Posted In: Gastronomy


Photos: Max Houtzager

Location: Sausalito, California


"Craft is something that has no form. It is an abstract notion unique to each and every individual's interpretation."- Professor Yamamoto of Iwaigama Ceramics, Tottori, Japan

Last autumn we worked with local artist Kurtis Major (Locust House / Birdview Distillery) on creating 'Petrichor', a small temporary gallery space which currently resides at Marinship Studios in Sausalito. Kurtis recruited fellow Bolinas and Inverness based artists Jorgen Harle and Ido Yoshimoto to help with some of the more difficult wood work and hand forged metal fabrication.

The space was designed within the temporary building restrictions and is moveable via forklift. It is conducive to a variety of exhibition types that can fit into a 10x12 foot space but stray from the typical white cube format. The design was inspired by the environment it was made in, Gate 5 in Sausalito, and the natural materials available in the area. 'Gate 5' in Sausalito was documented by photographer Pirkle Jones as a famous houseboat community where rules did not apply and many pivotal artists, thinkers, and builders worked and resided.

The structure relies on traditional joinery methods, with a roof inspired by a combination of one of our favorite Mono-Ha artworks by Kishio Suga and traditonal boat hull construction. A burned exterior and floor to ceiling glass wall based on some nearby barges and boats, which likely drew influence from Japanese design in the post war era as many builders and architects at the time were getting heavily into Japanese design principles at the time. Materials were mainly Monterey Cypress from Evan Shively at Arborica, custom fabricated mild steel, and a copper roof. Machined metal fabrication and digital engineering of the structure was taken care of by Ezco Design.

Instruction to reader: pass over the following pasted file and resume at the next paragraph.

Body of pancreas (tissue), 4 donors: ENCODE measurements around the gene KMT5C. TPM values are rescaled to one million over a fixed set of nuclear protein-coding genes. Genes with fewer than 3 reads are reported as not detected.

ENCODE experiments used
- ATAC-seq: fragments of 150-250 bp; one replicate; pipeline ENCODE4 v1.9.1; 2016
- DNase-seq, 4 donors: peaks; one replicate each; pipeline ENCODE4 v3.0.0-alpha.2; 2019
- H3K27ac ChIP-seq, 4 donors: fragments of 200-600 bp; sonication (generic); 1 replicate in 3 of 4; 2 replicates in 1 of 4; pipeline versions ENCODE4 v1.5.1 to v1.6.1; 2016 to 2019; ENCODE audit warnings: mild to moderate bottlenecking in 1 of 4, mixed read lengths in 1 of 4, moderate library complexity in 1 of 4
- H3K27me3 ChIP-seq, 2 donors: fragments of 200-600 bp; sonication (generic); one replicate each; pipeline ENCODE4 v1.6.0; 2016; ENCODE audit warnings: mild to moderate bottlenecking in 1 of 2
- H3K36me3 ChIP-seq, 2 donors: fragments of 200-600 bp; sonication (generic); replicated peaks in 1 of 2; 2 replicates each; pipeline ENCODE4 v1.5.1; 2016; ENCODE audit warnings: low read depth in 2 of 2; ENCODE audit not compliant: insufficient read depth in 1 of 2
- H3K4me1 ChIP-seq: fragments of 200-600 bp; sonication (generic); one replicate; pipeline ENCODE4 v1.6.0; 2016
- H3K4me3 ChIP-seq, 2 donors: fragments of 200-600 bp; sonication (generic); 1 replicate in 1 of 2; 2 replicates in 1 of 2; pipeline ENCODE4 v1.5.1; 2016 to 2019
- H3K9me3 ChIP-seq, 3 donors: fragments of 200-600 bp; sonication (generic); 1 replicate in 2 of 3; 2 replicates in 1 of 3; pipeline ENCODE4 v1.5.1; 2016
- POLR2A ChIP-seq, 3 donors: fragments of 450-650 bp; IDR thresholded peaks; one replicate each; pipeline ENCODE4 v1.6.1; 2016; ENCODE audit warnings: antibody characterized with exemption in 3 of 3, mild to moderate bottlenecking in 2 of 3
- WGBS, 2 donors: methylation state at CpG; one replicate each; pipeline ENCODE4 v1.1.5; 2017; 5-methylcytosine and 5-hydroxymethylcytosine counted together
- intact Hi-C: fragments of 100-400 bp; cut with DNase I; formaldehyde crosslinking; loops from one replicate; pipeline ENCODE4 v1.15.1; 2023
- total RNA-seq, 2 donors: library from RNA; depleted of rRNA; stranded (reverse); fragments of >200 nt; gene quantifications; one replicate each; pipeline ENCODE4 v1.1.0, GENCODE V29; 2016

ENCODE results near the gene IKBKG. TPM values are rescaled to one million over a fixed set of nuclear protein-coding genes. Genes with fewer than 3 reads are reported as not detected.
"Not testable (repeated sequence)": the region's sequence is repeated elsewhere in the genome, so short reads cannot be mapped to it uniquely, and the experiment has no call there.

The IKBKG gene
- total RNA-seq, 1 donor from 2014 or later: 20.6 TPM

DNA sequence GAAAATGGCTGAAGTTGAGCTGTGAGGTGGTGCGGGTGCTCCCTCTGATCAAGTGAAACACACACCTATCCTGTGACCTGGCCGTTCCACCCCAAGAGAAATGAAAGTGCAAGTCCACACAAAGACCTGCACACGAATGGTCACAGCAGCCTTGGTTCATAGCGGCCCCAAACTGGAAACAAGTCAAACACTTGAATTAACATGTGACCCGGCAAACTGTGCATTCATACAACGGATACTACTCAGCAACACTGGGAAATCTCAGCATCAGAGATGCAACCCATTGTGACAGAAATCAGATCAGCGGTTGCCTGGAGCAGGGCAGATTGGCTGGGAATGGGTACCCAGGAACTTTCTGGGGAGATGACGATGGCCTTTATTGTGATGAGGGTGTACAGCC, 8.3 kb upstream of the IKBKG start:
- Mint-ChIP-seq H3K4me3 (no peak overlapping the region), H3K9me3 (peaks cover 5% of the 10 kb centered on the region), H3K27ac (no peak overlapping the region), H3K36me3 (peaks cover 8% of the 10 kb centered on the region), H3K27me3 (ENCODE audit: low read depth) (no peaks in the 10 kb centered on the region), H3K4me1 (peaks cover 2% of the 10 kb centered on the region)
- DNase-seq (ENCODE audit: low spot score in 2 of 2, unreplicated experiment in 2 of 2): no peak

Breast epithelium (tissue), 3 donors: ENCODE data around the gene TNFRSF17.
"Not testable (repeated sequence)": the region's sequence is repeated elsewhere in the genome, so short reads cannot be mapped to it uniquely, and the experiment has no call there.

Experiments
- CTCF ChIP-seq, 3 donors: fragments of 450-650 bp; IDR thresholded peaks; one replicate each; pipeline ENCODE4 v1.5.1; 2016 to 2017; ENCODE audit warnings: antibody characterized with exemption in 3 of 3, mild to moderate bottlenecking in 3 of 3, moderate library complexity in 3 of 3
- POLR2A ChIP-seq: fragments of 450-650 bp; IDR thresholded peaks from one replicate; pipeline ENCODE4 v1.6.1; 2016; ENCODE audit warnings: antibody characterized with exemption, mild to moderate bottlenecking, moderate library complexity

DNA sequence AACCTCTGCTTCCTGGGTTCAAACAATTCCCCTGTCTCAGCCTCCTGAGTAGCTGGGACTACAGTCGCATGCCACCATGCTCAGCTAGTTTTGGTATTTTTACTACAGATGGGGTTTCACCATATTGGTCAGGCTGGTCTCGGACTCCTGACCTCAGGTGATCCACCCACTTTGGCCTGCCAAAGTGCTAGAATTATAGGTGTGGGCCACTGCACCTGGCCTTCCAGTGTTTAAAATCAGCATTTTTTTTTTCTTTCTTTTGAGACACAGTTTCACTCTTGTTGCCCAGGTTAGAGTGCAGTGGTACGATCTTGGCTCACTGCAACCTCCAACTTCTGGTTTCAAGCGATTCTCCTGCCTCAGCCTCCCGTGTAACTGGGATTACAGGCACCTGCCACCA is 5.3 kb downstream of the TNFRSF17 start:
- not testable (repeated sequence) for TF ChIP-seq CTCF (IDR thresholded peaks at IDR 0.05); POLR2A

The first exhibition, 'Detachment from Craft' is on view by appointment only until the end of July. It features work by Ido, Jorgen, and Kurtis, along with Nakaya Yoshitaka and Shinta Nakajima from Mount Fuji and Tokyo respectively. Like Petrichor itself, the artists all work primarily in metal and wood. Ido and Nakaya work with a variety of local wood. Jorgen is a blacksmith and Shinta, a silversmith. Kurtis is a jeweler by trade, but often finds himself working with both. All five of the artists create work that is functional and utilitarian, falling into the category of craft, while some pieces would clearly be categorized by most as art. The Petrichor space and 'Detachment from Craft' exhibition intentionally blur these notions.

Throughout the process of building this space and putting together the exhibition, Kurtis and Jorgen began prototyping for the first Terasu Gastronomy collection. After receiving positive feedback from our gyuto and paring knives that Kurtis worked on, we were inspired to delve deeper into cooking tools that fit our ideas for illuminating new perspectives through food. We're now fulfilling our first pre-orders, and hosting a dinner on the water nearby Marinship Studios to experience food foraged, fished, and cooked by Ido, Kurtis, and Jorgen, in the context of having awareness of the materials, techniques, styles, and tastes that we gravitate towards as a result of our surrounding environment.

Tickets to the Petrichor Artists Dinner are available here.